New play captures immigration, community
La Jolla Playhouse's current production brings border-crossing stories to the stage.
September 26, 2022
“No one has seen me in a long time,” says one Mexican-American immigrant in La Jolla Playhouse’s new show by Andrea Thome, Fandango for Butterflies (and Coyotes). The play, set in a shared Sanctuary space, follows six Latinx immigrants during a night of dance, food, self-exploration, and community. The Playhouse provided subtitle screens, showing English subtitles when the actors spoke Spanish, and vice versa.
The casting process was wildly successful, with actors onstage representing many different races, cultures, and genders. The play tackles the contrasting immigration stories of its ensemble– from being orphaned on this side of the border, to gaining citizenship, to living with an ankle monitor.
The show starts and returns to a place of joy, dance, and celebration throughout its 95-minute run time. Playwright Thome also focuses on the characters’ turbulent pasts, using set projections to portray different parts of their immigrations. Many of the characters journeyed with “coyotes”-paid guides who lead others across the border-putting their lives in the hands of strangers.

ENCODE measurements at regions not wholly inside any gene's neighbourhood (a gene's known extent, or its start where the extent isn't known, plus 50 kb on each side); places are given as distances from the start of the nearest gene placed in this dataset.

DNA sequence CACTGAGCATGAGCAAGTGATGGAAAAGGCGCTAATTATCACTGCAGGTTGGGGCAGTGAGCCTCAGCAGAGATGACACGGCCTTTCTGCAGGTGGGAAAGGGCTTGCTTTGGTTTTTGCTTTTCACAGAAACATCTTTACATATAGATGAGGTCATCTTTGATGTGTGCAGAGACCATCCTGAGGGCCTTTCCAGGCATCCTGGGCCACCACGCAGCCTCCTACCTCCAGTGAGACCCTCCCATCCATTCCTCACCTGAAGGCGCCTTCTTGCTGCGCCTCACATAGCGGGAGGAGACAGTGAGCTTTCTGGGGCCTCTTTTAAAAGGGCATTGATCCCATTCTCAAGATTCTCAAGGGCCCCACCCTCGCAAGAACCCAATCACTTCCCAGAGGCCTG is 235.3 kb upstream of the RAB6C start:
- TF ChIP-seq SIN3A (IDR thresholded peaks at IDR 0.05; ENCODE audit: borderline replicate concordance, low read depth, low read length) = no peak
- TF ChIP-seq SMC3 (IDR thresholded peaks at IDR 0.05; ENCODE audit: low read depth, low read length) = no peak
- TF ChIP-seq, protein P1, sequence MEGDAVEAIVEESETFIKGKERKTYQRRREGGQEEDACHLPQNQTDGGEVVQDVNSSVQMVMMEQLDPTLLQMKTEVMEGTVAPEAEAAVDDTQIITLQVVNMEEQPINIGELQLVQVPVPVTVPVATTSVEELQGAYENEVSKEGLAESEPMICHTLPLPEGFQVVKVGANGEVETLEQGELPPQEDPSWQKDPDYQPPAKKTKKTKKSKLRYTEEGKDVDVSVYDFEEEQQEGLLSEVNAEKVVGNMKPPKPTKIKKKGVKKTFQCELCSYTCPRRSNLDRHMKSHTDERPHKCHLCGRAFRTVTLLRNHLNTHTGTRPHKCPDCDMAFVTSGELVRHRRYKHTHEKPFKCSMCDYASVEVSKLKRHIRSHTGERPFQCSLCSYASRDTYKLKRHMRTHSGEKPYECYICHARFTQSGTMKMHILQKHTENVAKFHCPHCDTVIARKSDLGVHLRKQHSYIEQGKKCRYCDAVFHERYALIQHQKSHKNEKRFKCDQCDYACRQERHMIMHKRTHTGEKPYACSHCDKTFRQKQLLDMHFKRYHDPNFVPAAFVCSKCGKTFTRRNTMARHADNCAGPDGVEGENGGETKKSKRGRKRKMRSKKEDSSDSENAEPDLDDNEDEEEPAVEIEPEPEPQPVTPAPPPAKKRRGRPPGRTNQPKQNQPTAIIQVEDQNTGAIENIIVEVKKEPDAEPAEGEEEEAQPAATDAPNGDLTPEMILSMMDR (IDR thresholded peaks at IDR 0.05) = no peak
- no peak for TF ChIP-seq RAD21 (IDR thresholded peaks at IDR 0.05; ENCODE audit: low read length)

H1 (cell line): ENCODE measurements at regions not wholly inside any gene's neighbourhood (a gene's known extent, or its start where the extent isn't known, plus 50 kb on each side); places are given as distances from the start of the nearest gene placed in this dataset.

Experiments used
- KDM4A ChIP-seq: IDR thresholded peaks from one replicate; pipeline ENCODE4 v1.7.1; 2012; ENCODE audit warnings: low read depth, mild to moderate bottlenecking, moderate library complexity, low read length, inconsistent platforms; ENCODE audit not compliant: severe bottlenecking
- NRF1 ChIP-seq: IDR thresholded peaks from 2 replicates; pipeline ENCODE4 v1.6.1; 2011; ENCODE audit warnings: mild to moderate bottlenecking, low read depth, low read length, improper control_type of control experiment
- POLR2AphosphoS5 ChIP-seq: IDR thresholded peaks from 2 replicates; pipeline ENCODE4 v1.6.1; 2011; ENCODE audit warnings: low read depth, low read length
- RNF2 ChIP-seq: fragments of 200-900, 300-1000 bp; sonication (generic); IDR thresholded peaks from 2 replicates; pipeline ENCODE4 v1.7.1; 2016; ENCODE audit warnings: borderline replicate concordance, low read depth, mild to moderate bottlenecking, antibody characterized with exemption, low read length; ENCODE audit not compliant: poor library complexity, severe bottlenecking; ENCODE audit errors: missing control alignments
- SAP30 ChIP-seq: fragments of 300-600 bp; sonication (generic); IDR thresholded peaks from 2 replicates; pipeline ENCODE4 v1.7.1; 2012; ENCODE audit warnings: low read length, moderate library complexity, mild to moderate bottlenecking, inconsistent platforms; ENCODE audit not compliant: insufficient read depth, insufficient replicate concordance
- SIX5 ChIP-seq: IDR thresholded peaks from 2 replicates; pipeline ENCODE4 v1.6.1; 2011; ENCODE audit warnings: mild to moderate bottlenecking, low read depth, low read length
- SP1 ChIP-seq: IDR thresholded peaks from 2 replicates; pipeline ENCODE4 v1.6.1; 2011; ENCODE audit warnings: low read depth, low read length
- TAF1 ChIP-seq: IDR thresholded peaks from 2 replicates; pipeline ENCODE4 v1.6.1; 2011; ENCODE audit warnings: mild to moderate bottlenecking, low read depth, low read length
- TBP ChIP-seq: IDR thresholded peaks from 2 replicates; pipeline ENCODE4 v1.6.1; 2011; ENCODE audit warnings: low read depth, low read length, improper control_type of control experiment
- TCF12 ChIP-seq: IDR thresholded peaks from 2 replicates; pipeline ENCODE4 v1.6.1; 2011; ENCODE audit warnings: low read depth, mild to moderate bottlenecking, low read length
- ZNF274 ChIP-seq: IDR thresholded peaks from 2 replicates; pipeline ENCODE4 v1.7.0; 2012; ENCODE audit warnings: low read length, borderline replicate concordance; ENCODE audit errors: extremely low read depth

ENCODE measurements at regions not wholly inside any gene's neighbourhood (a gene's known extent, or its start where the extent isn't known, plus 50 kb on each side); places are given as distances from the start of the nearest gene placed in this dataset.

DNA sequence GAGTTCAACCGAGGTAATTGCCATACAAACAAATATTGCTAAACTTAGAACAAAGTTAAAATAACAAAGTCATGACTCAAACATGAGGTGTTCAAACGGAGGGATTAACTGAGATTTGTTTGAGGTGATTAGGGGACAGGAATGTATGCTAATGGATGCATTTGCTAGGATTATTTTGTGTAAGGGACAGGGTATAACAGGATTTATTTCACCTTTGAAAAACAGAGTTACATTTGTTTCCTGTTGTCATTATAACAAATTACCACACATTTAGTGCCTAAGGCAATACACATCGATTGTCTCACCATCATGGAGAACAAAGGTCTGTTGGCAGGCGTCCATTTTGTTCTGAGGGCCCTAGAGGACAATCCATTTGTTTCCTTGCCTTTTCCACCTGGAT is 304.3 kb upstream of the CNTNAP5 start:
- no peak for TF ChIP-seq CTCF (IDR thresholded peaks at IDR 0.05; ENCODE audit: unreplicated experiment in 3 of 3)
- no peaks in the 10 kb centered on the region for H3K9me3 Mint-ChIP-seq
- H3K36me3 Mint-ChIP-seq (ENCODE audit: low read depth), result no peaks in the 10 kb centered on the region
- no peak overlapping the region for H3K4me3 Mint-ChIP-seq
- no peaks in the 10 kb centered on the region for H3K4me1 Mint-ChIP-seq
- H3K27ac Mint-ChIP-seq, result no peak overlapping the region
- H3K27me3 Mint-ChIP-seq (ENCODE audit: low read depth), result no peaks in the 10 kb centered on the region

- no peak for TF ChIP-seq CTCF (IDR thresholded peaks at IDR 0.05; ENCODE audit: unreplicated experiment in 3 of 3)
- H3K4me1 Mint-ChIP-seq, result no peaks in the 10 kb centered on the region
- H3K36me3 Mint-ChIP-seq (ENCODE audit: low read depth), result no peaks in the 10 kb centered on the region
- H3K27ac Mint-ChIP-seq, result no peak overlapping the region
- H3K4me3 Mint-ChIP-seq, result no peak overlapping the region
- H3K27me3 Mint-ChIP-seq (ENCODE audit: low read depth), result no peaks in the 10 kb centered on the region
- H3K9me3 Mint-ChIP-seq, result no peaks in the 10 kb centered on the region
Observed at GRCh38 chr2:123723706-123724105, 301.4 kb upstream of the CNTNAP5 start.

Once in America, their focuses shifted to caring for their families back home. In this way, the show’s central question becomes, “what lengths would you go to for your family (blood or found)?”
And Fandango is as beautiful as it is relevant, combining traditional staging with group choreography, hanging lights with sike sunsets. Patrons witness the complexities of trusting as an undocumented person, and how they must support each other while working to support themselves.
The plot, like life, had no clear endings. Love stories, individual struggles, and family health issues back home remain unresolved.
Despite much of the dialogue feeling intimate, none of it was casual. Conversations felt rehearsed, almost as if the company had their guard up even in their safe space. This touches on the fear of discovery many undocumented people hold with them.
The character dynamics, sudden changes in the script, and lighting choices prioritize a curated, lyrical storytelling approach, leaving audiences with a nuanced understanding of Mexican-American border crossing.
In many ways, the play feels like a museum of immigration stories-each well explained and embodied. The La Jolla Playhouse remains a leading force in promoting diverse and true-to-life narratives-Fandango for Butterflies (and Coyotes) is an excellent example.